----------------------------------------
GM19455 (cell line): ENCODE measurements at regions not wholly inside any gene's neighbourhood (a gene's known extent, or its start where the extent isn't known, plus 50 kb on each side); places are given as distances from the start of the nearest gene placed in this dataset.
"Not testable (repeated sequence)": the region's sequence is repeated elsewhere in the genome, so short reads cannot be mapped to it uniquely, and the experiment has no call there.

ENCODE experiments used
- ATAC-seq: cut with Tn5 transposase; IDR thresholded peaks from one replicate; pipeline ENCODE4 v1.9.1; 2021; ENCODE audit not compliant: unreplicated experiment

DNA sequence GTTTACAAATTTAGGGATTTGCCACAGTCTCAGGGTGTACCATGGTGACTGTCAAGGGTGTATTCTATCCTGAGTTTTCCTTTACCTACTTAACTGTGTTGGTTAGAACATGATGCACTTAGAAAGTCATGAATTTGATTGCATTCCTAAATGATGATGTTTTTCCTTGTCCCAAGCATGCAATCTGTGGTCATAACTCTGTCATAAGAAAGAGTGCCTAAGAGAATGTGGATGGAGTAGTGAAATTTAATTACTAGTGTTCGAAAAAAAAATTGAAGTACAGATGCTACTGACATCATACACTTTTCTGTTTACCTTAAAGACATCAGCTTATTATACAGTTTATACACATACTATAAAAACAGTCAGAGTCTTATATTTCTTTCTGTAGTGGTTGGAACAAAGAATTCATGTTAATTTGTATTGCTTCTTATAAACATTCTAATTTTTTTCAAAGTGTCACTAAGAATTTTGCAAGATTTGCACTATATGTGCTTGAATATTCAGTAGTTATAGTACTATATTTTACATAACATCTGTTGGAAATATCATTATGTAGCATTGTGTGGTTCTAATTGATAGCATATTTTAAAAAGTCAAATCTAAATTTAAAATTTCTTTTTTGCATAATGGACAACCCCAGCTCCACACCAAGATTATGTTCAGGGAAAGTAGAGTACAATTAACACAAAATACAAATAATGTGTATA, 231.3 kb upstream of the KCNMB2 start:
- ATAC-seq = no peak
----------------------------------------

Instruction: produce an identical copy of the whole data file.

GM19455 (cell line): ENCODE measurements at regions not wholly inside any gene's neighbourhood (a gene's known extent, or its start where the extent isn't known, plus 50 kb on each side); places are given as distances from the start of the nearest gene placed in this dataset.
"Not testable (repeated sequence)": the region's sequence is repeated elsewhere in the genome, so short reads cannot be mapped to it uniquely, and the experiment has no call there.

ENCODE experiments used
- ATAC-seq: cut with Tn5 transposase; IDR thresholded peaks from one replicate; pipeline ENCODE4 v1.9.1; 2021; ENCODE audit not compliant: unreplicated experiment

DNA sequence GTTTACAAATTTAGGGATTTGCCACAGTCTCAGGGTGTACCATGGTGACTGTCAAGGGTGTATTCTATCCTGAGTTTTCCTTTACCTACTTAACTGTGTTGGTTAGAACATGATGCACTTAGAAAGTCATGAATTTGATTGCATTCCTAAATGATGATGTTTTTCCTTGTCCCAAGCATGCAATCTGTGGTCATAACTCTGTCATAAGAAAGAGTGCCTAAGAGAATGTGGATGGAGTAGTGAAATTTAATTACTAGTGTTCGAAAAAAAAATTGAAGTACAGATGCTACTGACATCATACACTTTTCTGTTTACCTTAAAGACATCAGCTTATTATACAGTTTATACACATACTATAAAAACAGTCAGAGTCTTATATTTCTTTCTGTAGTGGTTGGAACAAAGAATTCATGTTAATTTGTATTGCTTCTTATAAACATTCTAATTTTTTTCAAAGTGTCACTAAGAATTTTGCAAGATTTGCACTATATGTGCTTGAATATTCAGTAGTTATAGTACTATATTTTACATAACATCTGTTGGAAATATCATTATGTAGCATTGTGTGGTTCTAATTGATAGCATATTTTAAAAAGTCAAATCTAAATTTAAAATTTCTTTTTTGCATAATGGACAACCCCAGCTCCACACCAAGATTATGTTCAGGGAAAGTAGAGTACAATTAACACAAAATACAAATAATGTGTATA, 231.3 kb upstream of the KCNMB2 start:
- ATAC-seq = no peak